In United States v. Jeffries, No. 11-5722 (Aug. 27, 2012), the Sixth Circuit addressed whether a conviction under the federal threat statute, 18 U.S.C. § 875(c), requires proof of the defendant’s subjective intent to threaten. The case arose after the defendant posted to YouTube a video of himself performing an original song about his daughter and the judge presiding over her custody proceedings, in which he tells the judge (among many other similar things), "Take my child and I’ll take your life."
The parties agreed that the statute applies only to "objectively real" threats, meaning those for which "a reasonable person would have perceived . . . a true threat . . . ." And there did not seem to be any genuine dispute that under prior Sixth Circuit cases, a defendant’s state of mind is irrelevant under Section 875(c). But the defendant argued that the Supreme Court’s decision in Virginia v. Black, 538 U.S. 343 (2003)—which struck down a provision of the Virginia cross burning statute that treated "any cross burning as prima facie evidence of intent to intimidate"—was tantamount to a First Amendment requirement that "all communicative-threat laws" must "contain a subjective-threat element."
The Sixth Circuit disagreed, finding that Black "does not work the sea change that Jeffries proposes" and does not upset prior Sixth Circuit law addressing Section 875(c): "The reasonable-person standard winnows out protected speech because, instead of ignoring context, it forces jurors to examine the circumstances in which a statement is made . . . . A reasonable listener understands that a gangster growling ‘I’d like to sew your mouth shut’ to a recalcitrant debtor carries a different connotation from the impression left when a candidate uses those same words during a political debate. And a reasonable listener knows that the words ‘I’ll tear your head off’ mean something different when uttered by a professional football player from when uttered by a serial killer."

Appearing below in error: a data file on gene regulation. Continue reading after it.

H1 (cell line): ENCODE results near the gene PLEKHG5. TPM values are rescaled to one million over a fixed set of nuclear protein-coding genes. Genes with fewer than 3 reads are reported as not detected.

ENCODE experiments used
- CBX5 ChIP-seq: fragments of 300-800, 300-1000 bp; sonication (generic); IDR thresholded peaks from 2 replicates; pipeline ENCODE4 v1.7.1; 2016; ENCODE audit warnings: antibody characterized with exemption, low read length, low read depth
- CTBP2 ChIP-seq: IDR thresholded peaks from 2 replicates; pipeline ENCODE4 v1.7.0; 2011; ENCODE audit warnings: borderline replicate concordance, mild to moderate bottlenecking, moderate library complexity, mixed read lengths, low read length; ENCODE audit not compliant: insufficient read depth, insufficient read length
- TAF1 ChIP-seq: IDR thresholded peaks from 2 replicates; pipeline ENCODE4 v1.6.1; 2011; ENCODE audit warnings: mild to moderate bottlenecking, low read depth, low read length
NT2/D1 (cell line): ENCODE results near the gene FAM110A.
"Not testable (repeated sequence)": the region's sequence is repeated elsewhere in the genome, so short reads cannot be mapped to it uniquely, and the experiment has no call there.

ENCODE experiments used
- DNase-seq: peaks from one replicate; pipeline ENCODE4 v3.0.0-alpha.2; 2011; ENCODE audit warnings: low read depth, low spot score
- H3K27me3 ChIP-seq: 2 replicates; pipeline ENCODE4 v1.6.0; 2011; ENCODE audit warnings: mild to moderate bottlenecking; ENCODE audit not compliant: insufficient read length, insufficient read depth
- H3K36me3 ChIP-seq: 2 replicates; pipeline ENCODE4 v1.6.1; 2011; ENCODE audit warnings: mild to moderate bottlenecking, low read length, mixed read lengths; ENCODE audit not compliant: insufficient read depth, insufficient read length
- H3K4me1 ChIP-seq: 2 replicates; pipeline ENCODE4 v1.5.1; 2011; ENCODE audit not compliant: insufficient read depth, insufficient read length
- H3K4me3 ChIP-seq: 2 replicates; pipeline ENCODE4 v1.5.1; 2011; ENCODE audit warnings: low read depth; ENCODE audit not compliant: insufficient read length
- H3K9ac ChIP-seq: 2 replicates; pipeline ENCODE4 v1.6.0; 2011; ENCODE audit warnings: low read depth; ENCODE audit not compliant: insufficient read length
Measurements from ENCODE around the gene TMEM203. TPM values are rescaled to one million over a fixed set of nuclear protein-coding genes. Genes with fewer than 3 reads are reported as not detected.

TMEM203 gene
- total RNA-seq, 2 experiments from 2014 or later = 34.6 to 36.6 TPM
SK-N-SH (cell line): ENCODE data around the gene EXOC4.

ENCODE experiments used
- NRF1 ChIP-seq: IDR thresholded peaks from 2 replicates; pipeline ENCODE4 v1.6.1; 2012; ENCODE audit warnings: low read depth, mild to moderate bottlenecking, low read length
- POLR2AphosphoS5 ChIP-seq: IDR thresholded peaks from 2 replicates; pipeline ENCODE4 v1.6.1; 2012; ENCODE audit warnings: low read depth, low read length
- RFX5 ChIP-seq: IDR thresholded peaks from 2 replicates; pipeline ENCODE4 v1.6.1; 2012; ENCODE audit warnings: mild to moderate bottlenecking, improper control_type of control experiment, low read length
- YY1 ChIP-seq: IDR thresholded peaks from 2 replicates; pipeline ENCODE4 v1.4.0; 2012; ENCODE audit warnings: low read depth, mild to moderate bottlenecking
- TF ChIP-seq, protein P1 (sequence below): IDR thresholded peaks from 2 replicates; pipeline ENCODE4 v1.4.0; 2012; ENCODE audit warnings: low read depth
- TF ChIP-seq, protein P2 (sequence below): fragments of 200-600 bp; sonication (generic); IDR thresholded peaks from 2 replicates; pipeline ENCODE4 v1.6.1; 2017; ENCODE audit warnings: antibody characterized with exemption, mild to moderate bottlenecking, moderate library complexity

The court also rejected the defendant’s sufficiency of the evidence argument. While allowing that this appears to be "the first reported case of a successful § 875(c) prosecution arising from a song or video," the court found that "the statute covers ‘any threat,’ making no distinction between threats delivered orally . . . or in writing . . . , by video or by song, in oldfashioned ways or in the most up-to-date. . . . [O]ne cannot duck § 875(c) merely by delivering the threat in verse or by dressing it up with political (and protected) attacks on the legal system."
In addition to authoring the majority opinion, Judge Sutton wrote a separate "dubitante" opinion explaining that "Sixth Circuit precedent compels this interpretation of § 875(c)" and that Black "does not require a different interpretation," but "wonder[ing] whether our initial decisions in this area (and those of other courts) have read the statute the right way from the outset." He relied primarily on the fact that "[e]very relevant definition of the noun ‘threat’ or the verb ‘threaten’ . . . includes an intent component," and yet "[c]onspicuously missing from any of these dictionaries is an objective definition . . . ." Thus, the text alone seems to demand a subjective intent standard. Moreover, "Allowing prosecutors to convict without proof of intent reduces culpability on the all-important element of the crime to negligence." This rarity in criminal law should depend on "express congressional directive" rather than "some judicially manufactured deus ex machina . . . ."